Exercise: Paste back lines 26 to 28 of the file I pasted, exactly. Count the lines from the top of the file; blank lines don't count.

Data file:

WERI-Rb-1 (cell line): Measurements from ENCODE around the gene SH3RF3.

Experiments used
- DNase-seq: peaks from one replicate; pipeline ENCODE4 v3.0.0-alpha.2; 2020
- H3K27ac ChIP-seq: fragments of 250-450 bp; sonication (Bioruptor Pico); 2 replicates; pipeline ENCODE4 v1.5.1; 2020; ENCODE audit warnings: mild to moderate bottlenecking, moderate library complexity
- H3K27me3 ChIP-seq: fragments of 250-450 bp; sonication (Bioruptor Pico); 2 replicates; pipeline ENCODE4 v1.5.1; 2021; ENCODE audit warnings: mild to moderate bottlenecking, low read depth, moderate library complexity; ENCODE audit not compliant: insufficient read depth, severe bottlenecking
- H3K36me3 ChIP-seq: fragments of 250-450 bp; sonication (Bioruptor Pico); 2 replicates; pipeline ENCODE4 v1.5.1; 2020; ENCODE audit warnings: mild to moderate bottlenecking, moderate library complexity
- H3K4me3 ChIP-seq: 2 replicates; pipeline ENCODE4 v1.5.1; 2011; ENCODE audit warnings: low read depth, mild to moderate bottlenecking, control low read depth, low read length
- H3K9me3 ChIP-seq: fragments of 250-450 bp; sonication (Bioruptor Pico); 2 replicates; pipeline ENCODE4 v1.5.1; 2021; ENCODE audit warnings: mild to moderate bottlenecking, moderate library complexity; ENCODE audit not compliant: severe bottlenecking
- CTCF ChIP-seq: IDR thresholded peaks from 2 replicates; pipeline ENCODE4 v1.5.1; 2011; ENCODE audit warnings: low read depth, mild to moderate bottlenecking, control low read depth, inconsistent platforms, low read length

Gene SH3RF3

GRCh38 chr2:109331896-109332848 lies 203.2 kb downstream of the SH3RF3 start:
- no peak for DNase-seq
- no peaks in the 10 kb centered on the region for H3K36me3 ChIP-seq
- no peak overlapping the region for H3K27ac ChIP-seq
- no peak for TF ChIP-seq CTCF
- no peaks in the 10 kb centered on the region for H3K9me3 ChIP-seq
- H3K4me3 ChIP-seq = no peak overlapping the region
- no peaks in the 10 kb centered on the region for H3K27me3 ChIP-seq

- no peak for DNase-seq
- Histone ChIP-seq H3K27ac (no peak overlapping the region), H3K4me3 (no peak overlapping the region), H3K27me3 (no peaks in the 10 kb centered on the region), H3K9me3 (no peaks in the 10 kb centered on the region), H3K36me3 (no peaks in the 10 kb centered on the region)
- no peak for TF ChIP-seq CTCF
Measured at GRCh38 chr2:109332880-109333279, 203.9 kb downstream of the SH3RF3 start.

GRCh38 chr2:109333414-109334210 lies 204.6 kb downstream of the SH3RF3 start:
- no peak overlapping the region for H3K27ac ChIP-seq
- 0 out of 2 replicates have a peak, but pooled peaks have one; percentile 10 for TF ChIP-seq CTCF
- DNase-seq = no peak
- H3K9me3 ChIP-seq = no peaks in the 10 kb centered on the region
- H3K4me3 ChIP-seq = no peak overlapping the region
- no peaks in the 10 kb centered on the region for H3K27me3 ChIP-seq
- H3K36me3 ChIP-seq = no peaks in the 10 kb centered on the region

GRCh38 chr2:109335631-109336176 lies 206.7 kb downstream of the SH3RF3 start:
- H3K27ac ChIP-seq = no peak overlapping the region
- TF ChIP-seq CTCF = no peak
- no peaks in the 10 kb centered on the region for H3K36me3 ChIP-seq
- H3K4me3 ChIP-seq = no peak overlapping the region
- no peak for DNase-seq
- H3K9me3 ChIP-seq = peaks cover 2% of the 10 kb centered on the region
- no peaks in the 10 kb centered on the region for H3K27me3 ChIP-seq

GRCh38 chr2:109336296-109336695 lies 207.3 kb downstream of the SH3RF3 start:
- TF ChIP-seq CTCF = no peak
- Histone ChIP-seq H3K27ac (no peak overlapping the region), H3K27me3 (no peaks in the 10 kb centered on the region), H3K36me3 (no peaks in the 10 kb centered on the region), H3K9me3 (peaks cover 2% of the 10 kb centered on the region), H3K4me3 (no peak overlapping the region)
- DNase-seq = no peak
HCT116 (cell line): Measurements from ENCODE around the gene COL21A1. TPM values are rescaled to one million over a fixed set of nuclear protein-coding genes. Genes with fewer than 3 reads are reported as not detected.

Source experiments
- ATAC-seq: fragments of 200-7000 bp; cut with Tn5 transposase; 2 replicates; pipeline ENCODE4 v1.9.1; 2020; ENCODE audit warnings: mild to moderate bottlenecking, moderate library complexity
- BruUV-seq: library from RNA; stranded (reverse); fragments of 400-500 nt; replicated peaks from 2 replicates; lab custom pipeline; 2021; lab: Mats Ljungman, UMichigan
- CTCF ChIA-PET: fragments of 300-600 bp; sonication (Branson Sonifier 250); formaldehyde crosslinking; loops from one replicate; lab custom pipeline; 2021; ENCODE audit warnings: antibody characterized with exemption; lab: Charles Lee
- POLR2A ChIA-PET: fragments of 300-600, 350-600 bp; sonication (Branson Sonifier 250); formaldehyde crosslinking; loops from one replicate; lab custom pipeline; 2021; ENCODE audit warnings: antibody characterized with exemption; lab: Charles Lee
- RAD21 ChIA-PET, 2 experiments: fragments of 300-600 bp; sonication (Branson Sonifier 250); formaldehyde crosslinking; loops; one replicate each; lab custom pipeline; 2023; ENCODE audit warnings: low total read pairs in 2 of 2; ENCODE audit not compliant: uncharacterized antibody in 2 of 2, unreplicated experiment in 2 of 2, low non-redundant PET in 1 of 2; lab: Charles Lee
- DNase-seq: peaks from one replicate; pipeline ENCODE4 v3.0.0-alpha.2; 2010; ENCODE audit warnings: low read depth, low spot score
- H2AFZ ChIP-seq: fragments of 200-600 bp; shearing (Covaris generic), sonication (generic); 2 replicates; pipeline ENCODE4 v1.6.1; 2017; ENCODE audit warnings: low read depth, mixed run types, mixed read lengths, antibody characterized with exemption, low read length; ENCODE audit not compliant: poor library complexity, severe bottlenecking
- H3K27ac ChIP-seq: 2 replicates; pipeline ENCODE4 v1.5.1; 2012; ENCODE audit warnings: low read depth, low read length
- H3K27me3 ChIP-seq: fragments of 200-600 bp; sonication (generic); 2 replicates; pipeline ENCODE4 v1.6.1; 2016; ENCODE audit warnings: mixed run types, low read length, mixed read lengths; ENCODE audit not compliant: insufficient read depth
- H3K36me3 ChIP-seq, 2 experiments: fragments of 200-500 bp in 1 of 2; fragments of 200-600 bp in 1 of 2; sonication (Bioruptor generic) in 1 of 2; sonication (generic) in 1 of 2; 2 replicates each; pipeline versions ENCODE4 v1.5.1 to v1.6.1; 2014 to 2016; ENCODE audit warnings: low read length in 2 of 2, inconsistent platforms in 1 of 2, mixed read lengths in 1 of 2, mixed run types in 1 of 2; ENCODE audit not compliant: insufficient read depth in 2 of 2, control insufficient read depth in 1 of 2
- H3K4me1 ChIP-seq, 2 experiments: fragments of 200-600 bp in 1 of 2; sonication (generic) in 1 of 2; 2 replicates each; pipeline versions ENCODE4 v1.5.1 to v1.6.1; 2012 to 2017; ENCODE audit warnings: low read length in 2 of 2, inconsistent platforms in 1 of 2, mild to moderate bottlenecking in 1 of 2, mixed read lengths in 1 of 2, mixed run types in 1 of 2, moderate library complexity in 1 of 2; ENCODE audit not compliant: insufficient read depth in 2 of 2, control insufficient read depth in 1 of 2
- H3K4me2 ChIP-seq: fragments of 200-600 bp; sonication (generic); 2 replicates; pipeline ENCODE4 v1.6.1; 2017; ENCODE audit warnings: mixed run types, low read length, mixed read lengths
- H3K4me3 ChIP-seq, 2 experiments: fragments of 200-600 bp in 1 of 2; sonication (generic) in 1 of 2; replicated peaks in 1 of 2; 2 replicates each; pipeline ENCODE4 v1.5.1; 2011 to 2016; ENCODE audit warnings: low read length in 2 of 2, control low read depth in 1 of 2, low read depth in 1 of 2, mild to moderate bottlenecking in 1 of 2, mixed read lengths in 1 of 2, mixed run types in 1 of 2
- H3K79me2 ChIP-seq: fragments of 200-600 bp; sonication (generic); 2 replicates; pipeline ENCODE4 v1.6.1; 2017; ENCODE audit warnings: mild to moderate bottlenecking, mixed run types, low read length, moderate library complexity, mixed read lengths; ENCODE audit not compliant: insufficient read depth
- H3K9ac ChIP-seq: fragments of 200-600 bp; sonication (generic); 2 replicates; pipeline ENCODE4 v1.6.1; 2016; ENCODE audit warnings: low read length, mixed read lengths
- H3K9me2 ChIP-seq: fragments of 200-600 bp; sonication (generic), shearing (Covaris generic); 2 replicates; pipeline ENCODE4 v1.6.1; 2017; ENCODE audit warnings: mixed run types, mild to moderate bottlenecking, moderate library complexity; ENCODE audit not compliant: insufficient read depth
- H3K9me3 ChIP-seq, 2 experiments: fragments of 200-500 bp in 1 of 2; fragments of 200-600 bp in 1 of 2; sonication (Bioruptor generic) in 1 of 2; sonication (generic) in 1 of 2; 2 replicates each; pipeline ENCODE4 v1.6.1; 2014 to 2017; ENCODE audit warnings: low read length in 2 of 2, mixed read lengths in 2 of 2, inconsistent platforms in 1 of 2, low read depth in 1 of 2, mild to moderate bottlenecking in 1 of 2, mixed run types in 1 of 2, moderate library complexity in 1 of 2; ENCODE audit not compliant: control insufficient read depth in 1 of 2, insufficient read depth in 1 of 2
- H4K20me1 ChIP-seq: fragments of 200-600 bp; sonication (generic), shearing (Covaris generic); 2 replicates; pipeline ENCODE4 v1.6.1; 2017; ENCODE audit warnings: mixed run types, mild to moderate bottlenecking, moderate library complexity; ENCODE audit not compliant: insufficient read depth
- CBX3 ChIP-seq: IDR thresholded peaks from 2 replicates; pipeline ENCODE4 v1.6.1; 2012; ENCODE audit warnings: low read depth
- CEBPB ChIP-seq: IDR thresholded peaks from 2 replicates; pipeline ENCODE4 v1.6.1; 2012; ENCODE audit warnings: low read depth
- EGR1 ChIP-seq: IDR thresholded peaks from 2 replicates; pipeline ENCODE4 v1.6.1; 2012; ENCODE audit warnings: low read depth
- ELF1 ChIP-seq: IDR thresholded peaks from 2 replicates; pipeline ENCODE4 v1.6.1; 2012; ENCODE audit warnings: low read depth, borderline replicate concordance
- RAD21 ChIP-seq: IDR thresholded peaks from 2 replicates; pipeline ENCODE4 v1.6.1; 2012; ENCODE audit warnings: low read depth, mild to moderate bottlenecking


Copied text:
- DNase-seq = no peak
- H3K9me3 ChIP-seq = no peaks in the 10 kb centered on the region
- H3K4me3 ChIP-seq = no peak overlapping the region